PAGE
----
The time from ingestion to external E.cuniculi symptoms showing up can be a month or more.
Is It Common?
It sure is. EC is common and international. It has been estimated that up to 80% of domestic rabbits are infected, but only a small amount actually show symptoms. Rabbits displaying signs are contagious for a few days to a few weeks.
Why do these poor rabbits end up with problems? Nobody has been able to pin it down precisely. Still, certainly any "compromised" animal will have a greater chance of trouble. Healthy, active young adult animals are less likely to show symptoms than elder buns or rabbits with other health issues. The infection may stay dormant for a bun's entire life, or it may show clinical signs at random.
What are the Symptoms?
Many of us have heard stories similar to Basil’s. "My rabbit had some sniffles, and when I got home from work, her back legs weren't working," or "My rabbit wasn't acting right, and when I woke up, his neck was turned funny, and he couldn't walk right."
Rabbit with slight head tilt and bilateral cateracts caused by EC.
Most prevalent signs of EC:
- Hind leg weakness
- Head tilt to one side
- Eyes moving side to side or up and down (nystagmus)
- Rabbit is spinning or rolling (similar to being dizzy)
- Unexplained seizures, cataracts, hearing loss, or changes in behavior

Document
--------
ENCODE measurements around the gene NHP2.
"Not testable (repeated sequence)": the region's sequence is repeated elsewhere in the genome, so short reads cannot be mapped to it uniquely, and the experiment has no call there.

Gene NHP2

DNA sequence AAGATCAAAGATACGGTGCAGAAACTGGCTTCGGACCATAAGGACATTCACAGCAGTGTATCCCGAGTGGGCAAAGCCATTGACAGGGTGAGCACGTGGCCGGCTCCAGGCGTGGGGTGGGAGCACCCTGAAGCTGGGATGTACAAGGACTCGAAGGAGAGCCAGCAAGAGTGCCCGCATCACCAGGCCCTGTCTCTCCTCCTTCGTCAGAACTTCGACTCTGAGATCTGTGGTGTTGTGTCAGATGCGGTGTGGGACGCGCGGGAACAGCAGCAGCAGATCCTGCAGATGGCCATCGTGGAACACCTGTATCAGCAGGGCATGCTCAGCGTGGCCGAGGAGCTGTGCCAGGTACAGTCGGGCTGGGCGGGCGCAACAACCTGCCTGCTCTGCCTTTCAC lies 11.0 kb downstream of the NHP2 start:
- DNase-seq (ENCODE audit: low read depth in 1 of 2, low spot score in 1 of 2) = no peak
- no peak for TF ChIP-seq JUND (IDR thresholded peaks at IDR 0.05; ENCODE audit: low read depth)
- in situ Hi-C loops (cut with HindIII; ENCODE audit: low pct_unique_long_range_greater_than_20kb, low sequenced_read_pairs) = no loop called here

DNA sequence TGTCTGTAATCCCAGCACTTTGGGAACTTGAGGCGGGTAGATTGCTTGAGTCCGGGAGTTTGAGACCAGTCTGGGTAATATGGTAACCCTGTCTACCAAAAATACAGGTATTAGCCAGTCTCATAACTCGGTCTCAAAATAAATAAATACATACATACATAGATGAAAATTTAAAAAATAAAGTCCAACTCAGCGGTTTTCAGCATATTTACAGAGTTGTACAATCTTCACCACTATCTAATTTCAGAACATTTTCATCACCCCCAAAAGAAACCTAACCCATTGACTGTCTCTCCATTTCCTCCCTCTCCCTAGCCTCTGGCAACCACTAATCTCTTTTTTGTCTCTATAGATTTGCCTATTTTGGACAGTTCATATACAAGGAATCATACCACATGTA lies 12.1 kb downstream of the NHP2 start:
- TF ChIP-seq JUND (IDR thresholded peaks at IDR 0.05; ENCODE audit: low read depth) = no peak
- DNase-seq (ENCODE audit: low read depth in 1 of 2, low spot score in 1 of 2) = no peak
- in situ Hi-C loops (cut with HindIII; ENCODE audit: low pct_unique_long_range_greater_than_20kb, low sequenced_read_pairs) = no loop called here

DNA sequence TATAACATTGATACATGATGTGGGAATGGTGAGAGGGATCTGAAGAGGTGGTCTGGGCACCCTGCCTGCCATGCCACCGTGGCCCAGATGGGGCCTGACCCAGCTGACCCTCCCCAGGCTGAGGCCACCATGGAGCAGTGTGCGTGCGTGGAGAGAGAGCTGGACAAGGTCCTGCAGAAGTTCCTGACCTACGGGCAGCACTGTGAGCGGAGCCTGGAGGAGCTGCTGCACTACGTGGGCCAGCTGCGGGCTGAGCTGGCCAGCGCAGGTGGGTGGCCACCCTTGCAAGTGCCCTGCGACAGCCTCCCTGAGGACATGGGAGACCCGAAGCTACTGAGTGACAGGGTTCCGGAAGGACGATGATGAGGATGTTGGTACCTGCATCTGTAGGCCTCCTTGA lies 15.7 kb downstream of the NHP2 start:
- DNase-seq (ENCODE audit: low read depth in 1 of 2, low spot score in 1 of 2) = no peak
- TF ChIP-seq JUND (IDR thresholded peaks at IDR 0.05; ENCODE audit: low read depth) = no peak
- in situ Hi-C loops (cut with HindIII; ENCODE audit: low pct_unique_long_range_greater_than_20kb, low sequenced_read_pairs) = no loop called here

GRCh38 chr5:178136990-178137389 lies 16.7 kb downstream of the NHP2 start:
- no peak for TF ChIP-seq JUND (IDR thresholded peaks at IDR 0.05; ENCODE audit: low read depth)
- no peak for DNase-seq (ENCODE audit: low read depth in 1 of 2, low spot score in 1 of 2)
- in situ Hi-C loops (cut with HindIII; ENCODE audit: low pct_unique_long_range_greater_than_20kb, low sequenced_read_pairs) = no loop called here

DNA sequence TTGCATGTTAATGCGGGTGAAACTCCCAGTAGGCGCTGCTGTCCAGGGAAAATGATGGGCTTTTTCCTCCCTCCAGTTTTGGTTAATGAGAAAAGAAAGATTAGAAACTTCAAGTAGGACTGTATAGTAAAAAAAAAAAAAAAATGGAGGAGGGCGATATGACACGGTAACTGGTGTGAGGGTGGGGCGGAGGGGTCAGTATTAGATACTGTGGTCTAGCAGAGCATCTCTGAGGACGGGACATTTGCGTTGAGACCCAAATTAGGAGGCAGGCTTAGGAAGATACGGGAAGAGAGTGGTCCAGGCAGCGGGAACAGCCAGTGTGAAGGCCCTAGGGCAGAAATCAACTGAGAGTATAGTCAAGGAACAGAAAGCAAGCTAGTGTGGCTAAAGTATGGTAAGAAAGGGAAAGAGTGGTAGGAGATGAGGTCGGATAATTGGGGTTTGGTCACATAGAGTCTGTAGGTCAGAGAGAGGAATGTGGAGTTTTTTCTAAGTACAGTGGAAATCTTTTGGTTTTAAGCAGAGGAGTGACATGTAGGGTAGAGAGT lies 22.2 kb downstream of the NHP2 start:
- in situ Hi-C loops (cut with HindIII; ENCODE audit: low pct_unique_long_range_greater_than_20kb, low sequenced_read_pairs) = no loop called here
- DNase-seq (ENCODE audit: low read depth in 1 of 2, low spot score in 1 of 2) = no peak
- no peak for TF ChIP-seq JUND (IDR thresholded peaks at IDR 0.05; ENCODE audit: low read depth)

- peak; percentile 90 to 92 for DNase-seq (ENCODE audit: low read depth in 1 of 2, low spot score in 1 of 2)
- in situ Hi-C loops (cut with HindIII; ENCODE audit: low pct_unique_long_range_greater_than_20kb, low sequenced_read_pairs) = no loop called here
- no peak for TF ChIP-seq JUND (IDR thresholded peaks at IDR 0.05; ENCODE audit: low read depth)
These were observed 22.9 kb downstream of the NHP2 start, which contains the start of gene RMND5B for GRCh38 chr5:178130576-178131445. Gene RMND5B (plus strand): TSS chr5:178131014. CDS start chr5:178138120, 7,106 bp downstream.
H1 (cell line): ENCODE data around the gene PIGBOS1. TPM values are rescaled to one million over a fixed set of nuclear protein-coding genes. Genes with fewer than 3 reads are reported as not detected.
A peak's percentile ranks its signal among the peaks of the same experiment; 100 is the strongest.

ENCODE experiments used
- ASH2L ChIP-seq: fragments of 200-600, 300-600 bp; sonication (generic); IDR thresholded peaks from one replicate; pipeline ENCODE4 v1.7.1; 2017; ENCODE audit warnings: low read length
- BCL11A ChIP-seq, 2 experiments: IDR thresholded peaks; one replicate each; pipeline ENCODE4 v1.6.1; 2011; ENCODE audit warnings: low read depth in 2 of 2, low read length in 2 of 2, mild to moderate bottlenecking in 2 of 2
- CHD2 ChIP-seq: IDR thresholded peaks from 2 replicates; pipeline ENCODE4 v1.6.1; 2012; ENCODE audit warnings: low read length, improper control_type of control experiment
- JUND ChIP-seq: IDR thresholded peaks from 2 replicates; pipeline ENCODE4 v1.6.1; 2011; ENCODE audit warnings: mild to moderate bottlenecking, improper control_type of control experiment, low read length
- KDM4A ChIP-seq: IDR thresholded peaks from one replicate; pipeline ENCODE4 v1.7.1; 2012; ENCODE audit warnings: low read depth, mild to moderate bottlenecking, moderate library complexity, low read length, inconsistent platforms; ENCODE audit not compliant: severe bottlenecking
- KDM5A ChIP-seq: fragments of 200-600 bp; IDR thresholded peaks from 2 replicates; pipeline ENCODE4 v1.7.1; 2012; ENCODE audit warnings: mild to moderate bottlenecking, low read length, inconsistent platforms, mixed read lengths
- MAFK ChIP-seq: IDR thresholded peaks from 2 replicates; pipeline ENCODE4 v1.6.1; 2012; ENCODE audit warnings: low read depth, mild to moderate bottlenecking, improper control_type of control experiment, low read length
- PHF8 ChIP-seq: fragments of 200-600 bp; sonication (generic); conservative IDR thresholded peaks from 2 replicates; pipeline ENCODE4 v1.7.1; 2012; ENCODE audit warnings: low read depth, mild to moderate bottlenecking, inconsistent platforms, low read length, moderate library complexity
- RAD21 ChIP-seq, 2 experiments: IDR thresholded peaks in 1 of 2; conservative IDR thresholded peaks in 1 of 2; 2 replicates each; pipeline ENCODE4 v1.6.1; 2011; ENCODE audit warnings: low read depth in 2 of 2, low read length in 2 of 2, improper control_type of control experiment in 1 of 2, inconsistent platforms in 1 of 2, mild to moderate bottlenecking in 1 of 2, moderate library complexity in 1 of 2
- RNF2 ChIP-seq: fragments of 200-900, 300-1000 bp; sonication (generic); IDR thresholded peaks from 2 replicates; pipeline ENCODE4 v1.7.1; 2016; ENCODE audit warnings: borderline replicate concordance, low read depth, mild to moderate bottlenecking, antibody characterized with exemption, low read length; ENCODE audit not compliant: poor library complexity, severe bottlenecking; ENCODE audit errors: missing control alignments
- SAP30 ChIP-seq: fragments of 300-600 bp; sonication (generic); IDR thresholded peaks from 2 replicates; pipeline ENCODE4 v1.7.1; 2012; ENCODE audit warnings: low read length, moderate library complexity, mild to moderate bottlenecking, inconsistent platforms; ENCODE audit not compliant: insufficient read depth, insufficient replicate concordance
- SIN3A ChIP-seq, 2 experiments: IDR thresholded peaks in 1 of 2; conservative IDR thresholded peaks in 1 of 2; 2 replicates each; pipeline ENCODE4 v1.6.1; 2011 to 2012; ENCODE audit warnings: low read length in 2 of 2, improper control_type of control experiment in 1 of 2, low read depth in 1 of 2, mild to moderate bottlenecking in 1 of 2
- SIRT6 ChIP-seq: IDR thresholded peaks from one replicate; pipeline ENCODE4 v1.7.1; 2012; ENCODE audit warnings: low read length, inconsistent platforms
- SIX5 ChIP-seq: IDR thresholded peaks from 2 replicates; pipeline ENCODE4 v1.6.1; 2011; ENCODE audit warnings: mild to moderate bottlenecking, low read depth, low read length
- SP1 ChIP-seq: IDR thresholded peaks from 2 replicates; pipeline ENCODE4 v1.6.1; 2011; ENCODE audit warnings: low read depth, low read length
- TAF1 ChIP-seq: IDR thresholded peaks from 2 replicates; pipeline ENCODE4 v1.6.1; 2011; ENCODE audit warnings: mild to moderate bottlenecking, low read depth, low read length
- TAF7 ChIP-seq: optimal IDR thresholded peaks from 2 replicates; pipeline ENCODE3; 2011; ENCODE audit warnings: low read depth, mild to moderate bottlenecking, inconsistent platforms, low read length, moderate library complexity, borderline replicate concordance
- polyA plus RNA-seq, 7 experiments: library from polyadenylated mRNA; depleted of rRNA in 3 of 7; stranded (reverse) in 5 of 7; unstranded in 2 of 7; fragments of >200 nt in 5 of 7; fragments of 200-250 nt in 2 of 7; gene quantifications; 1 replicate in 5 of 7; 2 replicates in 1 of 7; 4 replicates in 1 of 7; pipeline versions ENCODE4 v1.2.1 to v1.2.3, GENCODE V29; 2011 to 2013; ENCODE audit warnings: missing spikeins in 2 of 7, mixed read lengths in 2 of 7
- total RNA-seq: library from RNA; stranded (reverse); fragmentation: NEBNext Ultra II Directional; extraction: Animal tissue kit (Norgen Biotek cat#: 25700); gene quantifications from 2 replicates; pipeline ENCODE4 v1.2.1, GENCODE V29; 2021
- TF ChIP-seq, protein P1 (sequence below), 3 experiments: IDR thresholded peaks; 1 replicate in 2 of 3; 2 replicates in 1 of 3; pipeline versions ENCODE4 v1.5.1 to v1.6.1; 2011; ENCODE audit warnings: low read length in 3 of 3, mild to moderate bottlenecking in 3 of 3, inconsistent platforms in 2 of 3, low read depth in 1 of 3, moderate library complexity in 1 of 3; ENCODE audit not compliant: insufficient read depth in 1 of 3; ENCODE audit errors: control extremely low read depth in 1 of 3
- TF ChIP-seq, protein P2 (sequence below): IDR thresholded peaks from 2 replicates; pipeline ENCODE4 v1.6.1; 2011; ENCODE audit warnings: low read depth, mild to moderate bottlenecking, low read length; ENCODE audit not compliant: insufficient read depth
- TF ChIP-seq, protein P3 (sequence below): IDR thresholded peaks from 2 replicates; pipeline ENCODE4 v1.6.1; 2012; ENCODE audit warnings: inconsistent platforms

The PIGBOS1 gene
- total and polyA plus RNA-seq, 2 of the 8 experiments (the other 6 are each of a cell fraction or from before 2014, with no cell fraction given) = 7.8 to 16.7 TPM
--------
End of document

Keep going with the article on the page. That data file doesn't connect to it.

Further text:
- Drinking and peeing more than usual (from kidney damage caused by EC)
Please keep in mind that EC symptoms can also be symptoms of other conditions. As an example, head tilt is caused by an ear imbalance, which throws off a rabbit's balance. They tilt their head to compensate. Just because your rabbit has head tilt, doesn’t automatically mean he/she has EC. Head tilt can also be caused by other factors like an inner ear infection or a damaged inner ear. Abigail’s Dad even wrote a blog about her encounter with head tilt due to an inner ear infection.
It’s best to get your rabbit diagnosed and treated by a rabbit savy vet as soon as possible.
How Is It Diagnosed?
E.cuniculi is diagnosed via a blood test, only available from your exotic vet. Like other infections, sometimes the blood test will show a negative result. If that happens, your vet may treat your bun based upon their symptoms.
Depending on your rabbit’s symptoms, your vet will treat the infection AND the other symptoms. EC requires a 28-day course of an anti-parasite drug. For example, your vet may prescribe eye medication for inflammation or cataracts and anti-vertigo medication for dizziness. You might have to modify their living space to increase your rabbit's comfort as they recover. Additionally, other changes might be necessary if they are paralyzed or have rear limb weakness.
Patience is vital during your bun bun's recovery. It may take more than one course of the anti-parasite medication to resolve E.cuniculi.
Can Humans Catch It?
They can. If your immune system is compromised, you might be more susceptible to EC. If you have an auto-immune disorder, receive chemotherapy treatment, etc., check with your exotic vet and primary care physician.
Excellent personal hygiene is always helpful. At a minimum, make sure to wash your hands after handling hay, used bedding, or dirty litter boxes.
So that’s the scoop on EC. We sure hope your babies don’t catch it, but with quick veterinary intervention, head tilt is treatable and recoverable. Have any of your rabbits had it? Do you know how your rabbits got E.cuniculi? How did you deal? We’d love to hear your stories. Please comment on our socials or email us at email@example.com.